Do you have adblock enabled?
 
If you can read this, either the style sheet didn't load or you have an older browser that doesn't support style sheets. Try clearing your browser cache and refreshing the page.

(Some Fat Singing Guy)   Well it looks like the fat lady has sung at the New York City Opera   (classicfm.com ) divider line
    More: Sad, New York City Opera, fat lady, New York, Metropolitan Opera, operas  
•       •       •

3283 clicks; posted to Entertainment » on 01 Oct 2013 at 1:21 PM (2 years ago)   |   Favorite    |   share:  Share on Twitter share via Email Share on Facebook   more»



35 Comments   (+0 »)
   
View Voting Results: Smartest and Funniest

Archived thread
 
2013-10-01 01:23:44 PM  
Totally mis-managed.
 
2013-10-01 01:27:11 PM  
This makes me sad.

One of my relatives and a buddy of his were given free tickets to the San Francisco Opera the night before they shipped out for the Pacific in WWII.

Maybe they should have hired a big voice...a draw...a fixer...oh well, too late.
 
2013-10-01 01:29:24 PM  
What? You mean Anna Nicole the opera didn't attract the big spenders and donors that traditionally give to NYCO?
 
2013-10-01 01:33:38 PM  
opera has always struck me as a medium with a very limited appeal. its not surprising given the overhead and the general disinterest in it that its failing
 
2013-10-01 01:36:19 PM  
Is there another link? For some reason, the website has been blocked by the administrators.
/interestingly, 4chan is not blocked
//yet
 
2013-10-01 01:37:01 PM  

tlchwi02: opera has always struck me as a medium with a very limited appeal. its not surprising given the overhead and the general disinterest in it that its failing


I saw John Zorn's Masada Marathon at the NYCO.  Far from opera, but a great venue ...
 
2013-10-01 01:52:49 PM  
If the patrons are not donating then that's what happens. It is surprising that it happened in New York, which prides itself in being a world cultural center. I predict there will be a short hiatus, a change of management, and the Valkyries will be back to work.
imageshack.us
 
2013-10-01 01:52:50 PM  

tlchwi02: opera has always struck me as a medium with a very limited appeal. its not surprising given the overhead and the general disinterest in it that its failing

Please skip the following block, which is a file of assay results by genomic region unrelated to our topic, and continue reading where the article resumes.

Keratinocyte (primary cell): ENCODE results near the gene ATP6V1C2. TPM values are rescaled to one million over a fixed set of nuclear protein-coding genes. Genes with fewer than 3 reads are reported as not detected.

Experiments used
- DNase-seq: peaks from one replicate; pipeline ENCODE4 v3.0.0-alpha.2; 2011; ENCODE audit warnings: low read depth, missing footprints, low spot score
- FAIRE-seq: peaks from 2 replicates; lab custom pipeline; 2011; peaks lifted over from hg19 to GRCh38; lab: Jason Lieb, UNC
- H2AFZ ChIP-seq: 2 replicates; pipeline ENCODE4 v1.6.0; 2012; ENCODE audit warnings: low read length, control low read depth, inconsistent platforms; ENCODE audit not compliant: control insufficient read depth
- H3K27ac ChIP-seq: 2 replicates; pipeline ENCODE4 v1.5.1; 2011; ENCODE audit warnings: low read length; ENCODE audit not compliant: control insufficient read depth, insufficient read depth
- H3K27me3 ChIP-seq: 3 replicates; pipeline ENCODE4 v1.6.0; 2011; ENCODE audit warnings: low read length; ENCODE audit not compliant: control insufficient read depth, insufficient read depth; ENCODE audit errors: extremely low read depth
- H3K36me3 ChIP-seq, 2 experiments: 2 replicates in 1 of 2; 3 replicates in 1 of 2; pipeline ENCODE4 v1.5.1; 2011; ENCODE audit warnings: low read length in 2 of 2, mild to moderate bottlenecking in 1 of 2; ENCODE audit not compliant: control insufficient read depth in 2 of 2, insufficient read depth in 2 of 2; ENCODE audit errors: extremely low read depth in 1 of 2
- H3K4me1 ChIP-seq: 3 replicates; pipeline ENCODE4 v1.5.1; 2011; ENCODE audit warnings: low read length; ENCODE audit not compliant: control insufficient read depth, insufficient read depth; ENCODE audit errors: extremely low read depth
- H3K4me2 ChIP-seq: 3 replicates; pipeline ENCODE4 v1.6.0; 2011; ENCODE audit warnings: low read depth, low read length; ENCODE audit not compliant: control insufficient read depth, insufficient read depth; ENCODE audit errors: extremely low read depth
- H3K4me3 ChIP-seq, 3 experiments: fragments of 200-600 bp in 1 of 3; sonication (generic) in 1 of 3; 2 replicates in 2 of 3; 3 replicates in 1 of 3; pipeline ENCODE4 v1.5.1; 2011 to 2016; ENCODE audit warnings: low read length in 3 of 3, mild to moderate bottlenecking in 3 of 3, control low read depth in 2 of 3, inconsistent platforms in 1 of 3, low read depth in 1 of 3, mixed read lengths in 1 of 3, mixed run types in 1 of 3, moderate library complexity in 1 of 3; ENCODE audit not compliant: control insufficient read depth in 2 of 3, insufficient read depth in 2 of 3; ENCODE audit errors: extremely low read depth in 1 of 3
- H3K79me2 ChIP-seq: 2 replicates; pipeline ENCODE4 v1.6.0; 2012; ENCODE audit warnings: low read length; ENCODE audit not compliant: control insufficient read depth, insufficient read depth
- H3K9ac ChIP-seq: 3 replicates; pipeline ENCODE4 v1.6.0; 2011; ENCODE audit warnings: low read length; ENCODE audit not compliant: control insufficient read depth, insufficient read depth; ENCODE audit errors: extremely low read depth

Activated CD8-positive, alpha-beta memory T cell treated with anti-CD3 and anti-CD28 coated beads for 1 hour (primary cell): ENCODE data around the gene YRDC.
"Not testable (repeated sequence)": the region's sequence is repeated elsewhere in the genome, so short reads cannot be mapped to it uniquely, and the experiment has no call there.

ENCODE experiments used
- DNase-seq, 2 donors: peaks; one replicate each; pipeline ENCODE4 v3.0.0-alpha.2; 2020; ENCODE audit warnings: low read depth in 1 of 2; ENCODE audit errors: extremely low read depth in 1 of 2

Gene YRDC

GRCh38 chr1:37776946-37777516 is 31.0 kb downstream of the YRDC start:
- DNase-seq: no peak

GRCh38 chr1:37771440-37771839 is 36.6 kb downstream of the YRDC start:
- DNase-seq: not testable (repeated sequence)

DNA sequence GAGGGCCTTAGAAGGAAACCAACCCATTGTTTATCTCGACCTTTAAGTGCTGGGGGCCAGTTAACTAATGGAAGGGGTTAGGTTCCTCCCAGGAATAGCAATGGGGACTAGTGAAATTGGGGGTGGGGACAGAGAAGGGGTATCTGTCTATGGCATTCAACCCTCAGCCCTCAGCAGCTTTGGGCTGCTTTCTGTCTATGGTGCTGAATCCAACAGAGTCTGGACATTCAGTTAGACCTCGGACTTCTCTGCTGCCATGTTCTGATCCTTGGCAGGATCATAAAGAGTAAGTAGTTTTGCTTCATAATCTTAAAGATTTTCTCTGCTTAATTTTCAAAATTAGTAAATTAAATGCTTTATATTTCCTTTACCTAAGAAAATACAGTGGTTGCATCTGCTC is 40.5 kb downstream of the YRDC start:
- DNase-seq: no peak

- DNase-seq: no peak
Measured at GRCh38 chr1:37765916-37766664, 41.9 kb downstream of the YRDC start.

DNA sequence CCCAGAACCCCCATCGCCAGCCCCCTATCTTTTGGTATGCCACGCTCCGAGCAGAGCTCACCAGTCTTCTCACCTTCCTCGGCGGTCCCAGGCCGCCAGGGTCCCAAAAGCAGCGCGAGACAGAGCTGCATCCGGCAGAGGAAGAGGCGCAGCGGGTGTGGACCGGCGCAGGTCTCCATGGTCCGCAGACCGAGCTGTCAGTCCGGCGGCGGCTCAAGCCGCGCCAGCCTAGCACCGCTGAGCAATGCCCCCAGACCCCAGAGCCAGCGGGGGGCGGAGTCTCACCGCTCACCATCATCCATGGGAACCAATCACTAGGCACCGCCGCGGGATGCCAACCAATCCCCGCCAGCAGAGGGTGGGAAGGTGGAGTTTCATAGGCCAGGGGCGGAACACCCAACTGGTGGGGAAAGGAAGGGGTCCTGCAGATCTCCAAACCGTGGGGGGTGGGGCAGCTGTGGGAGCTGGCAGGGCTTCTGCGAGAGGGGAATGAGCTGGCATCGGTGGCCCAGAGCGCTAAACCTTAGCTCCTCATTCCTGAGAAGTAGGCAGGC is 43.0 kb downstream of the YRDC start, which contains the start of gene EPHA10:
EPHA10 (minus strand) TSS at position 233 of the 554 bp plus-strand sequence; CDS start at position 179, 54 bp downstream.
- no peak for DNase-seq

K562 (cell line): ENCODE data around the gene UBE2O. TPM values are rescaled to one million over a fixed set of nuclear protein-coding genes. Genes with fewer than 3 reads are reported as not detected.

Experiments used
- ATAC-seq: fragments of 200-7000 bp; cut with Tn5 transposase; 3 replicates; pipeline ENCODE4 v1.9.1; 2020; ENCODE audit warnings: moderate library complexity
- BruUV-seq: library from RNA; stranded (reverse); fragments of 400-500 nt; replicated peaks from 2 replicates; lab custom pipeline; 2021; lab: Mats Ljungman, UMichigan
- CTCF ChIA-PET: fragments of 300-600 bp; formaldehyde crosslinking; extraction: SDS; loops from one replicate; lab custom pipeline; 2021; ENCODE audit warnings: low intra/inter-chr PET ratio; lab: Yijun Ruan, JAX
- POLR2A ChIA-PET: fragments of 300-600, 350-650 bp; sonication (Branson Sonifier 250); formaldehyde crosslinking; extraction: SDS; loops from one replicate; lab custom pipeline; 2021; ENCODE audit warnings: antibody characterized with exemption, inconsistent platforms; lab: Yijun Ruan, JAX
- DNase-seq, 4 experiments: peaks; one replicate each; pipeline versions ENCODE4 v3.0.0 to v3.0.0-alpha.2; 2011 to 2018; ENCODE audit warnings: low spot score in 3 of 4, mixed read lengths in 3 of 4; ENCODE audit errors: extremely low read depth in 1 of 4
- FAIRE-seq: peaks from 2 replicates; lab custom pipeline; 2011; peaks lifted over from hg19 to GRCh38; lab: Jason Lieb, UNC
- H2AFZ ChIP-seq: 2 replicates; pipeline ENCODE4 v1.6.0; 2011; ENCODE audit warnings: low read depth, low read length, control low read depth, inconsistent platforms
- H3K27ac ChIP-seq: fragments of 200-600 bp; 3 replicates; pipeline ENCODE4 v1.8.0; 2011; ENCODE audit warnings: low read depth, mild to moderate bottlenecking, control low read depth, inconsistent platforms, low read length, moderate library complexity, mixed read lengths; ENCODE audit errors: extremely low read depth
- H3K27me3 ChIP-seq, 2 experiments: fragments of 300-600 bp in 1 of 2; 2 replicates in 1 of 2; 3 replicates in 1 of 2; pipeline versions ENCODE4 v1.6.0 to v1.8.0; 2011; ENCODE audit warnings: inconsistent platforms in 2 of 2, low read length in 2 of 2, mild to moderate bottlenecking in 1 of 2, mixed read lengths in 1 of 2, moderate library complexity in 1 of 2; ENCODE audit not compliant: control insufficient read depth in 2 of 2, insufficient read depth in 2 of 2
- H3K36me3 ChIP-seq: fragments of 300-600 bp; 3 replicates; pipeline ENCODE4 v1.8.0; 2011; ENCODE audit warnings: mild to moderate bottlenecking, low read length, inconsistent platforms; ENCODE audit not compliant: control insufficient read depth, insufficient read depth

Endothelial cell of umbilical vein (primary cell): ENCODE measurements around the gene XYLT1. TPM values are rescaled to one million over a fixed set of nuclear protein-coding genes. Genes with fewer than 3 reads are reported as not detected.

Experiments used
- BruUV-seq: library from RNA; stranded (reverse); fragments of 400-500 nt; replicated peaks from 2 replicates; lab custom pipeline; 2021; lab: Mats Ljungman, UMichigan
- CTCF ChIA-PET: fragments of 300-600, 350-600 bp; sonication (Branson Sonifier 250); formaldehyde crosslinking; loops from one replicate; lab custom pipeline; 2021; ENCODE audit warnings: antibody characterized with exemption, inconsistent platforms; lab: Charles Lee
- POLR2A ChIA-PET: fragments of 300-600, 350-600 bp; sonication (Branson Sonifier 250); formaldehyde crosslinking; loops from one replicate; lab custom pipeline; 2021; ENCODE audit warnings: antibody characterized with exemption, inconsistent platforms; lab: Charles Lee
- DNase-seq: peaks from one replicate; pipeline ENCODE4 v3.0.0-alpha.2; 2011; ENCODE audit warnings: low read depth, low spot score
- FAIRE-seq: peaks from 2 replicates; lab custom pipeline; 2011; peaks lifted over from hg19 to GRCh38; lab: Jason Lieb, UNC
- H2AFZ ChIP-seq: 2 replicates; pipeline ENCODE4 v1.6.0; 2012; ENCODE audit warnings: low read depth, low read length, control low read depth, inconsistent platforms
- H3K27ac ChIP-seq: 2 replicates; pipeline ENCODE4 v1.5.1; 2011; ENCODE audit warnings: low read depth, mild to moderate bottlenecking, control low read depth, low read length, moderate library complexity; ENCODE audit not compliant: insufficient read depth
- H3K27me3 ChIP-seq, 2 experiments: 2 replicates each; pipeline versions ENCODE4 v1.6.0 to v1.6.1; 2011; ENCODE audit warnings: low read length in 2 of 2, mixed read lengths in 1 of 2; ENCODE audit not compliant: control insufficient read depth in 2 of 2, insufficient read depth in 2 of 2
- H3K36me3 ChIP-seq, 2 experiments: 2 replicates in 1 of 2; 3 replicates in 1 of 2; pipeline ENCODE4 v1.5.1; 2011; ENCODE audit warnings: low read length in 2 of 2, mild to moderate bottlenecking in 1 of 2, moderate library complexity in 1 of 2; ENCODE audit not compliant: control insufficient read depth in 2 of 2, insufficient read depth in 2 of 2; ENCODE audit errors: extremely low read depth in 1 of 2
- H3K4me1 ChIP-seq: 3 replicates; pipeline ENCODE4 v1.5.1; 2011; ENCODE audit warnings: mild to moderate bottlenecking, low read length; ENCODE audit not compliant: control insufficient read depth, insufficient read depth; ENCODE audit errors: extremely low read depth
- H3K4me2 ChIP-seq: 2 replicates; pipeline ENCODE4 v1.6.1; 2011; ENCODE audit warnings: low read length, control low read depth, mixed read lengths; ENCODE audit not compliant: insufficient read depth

This one's fine I think:   http://www.metoperafamily.org/metopera/index.aspx?

I am not a huge opera fan but the few times I have gone it's been pretty entertaining.
 
2013-10-01 02:12:55 PM  

tlchwi02: opera has always struck me as a medium with a very limited appeal. its not surprising given the overhead and the general disinterest in it that its failing


Opera is a demonstration of all of the arts in their highest form. It's stagecraft, composition, performance, dance, fabric arts. There's a 20-minute miracle happening between each act. A production from a major company can run into millions of dollars and it's ALL on the stage. If you've never been, the Metropolitan Opera HD simulcasts that go out to movie theaters around the US every few weeks all autumn - spring are a fantastic introduction, or if you're willing to invest $30 in a DVD, the Madame Butterfly and/or Carmen performances are truly breathtaking examples of human capacity to create art.
 
2013-10-01 02:14:41 PM  
If you take a look at their market share, is it really any wonder?

i406.photobucket.com
 
2013-10-01 02:15:05 PM  

The Dynamite Monkey: tlchwi02: opera has always struck me as a medium with a very limited appeal. its not surprising given the overhead and the general disinterest in it that its failing

This one's fine I think:   http://www.metoperafamily.org/metopera/index.aspx?

I am not a huge opera fan but the few times I have gone it's been pretty entertaining.


thank you, I was wondering if NYC had more than one opera company.
 
2013-10-01 02:21:27 PM  

3825968: What? You mean Anna Nicole the opera didn't attract the big spenders and donors that traditionally give to NYCO?


You're thinking of the Met Opera which is fine. This is a smaller more experimental company.
 
2013-10-01 02:40:06 PM  

Egalitarian: The Dynamite Monkey: tlchwi02: opera has always struck me as a medium with a very limited appeal. its not surprising given the overhead and the general disinterest in it that its failing

This one's fine I think:   http://www.metoperafamily.org/metopera/index.aspx?

I am not a huge opera fan but the few times I have gone it's been pretty entertaining.

thank you, I was wondering if NYC had more than one opera company.


With the amount of money that the MET gets they'll be good into the next century.

CSB: Had a friend who ran lights up in the ceiling of the MET, he used to invite a couple of friends up there once in a while. The room had a couch and beer in a fridge. You were so far away you couldn't see much but it was fun hanging out.
 
2013-10-01 02:41:53 PM  

red5ish: If the patrons are not donating then that's what happens. It is surprising that it happened in New York, which prides itself in being a world cultural center. I predict there will be a short hiatus, a change of management, and the Valkyries will be back to work.
[imageshack.us image 500x310]


you know what's really funny about wagner's ring cycle.  a goof with the props guy is the reason people put horns on helmets and attribute the look to vikings.

wagner says, i needs helmets and horns.  which means, helmets to wear and horns to drink from.  the prop guy attaches all the horns to the helmets.

/ old norse folk did not have horns on their helmets, because the horns would be detrimental to combat.  you want blows to glance off the head, you don't want to make sure that you can hook every attack to the head, and direct it to your brains.  it was too late to correct the problem before the first performance.
 
2013-10-01 03:15:51 PM  

pute kisses like a man: red5ish: If the patrons are not donating then that's what happens. It is surprising that it happened in New York, which prides itself in being a world cultural center. I predict there will be a short hiatus, a change of management, and the Valkyries will be back to work.